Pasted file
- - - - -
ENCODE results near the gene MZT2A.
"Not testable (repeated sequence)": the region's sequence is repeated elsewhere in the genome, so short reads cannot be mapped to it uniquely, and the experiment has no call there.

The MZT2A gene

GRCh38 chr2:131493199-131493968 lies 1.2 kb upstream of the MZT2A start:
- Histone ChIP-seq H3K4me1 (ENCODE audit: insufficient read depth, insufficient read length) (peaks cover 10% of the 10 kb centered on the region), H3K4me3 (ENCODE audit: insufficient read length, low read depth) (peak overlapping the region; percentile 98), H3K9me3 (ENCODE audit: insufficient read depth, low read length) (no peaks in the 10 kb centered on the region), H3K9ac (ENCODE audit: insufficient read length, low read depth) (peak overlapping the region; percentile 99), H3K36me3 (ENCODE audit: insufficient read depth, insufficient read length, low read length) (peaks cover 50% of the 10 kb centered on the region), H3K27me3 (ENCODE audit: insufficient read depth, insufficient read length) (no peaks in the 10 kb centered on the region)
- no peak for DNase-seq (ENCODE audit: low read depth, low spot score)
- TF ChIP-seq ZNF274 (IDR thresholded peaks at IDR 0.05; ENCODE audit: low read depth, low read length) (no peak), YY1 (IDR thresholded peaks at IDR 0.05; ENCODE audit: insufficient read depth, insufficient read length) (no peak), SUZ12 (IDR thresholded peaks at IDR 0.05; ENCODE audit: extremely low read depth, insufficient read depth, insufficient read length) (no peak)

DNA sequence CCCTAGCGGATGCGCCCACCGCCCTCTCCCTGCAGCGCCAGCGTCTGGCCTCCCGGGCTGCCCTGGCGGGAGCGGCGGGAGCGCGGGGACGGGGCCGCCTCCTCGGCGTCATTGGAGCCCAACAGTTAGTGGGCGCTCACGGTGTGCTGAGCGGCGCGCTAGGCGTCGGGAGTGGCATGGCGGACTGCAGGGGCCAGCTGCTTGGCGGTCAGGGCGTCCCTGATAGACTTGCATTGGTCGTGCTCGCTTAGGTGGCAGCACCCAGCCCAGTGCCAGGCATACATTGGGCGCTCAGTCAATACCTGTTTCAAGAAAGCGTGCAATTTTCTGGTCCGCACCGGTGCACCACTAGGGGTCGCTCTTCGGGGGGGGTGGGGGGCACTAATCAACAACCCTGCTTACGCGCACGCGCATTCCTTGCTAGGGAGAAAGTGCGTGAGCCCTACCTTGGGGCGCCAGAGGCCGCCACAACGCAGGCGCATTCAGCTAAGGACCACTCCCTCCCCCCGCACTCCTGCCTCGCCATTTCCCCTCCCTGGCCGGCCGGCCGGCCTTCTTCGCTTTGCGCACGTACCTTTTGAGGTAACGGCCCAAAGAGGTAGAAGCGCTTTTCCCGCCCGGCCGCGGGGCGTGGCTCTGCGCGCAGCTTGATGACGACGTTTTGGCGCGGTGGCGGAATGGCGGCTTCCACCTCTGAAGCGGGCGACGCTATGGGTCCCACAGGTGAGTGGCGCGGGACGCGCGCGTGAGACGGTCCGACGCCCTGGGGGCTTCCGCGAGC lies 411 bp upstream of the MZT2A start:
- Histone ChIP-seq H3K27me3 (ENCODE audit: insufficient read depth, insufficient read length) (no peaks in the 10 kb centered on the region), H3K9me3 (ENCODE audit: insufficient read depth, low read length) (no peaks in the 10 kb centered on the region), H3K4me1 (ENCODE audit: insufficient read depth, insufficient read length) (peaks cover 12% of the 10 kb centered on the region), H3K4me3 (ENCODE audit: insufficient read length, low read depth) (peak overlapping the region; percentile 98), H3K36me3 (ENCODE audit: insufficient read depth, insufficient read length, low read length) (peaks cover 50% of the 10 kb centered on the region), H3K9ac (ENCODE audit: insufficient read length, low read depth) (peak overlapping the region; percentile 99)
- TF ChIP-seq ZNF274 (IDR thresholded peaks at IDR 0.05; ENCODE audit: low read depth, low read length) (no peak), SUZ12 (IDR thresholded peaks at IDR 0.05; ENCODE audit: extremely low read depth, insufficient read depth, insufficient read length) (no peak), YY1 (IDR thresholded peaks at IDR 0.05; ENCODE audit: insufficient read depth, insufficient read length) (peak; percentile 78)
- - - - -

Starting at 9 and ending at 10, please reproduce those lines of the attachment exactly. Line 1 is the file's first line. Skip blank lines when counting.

- Histone ChIP-seq H3K27me3 (ENCODE audit: insufficient read depth, insufficient read length) (no peaks in the 10 kb centered on the region), H3K9me3 (ENCODE audit: insufficient read depth, low read length) (no peaks in the 10 kb centered on the region), H3K4me1 (ENCODE audit: insufficient read depth, insufficient read length) (peaks cover 12% of the 10 kb centered on the region), H3K4me3 (ENCODE audit: insufficient read length, low read depth) (peak overlapping the region; percentile 98), H3K36me3 (ENCODE audit: insufficient read depth, insufficient read length, low read length) (peaks cover 50% of the 10 kb centered on the region), H3K9ac (ENCODE audit: insufficient read length, low read depth) (peak overlapping the region; percentile 99)
- TF ChIP-seq ZNF274 (IDR thresholded peaks at IDR 0.05; ENCODE audit: low read depth, low read length) (no peak), SUZ12 (IDR thresholded peaks at IDR 0.05; ENCODE audit: extremely low read depth, insufficient read depth, insufficient read length) (no peak), YY1 (IDR thresholded peaks at IDR 0.05; ENCODE audit: insufficient read depth, insufficient read length) (peak; percentile 78)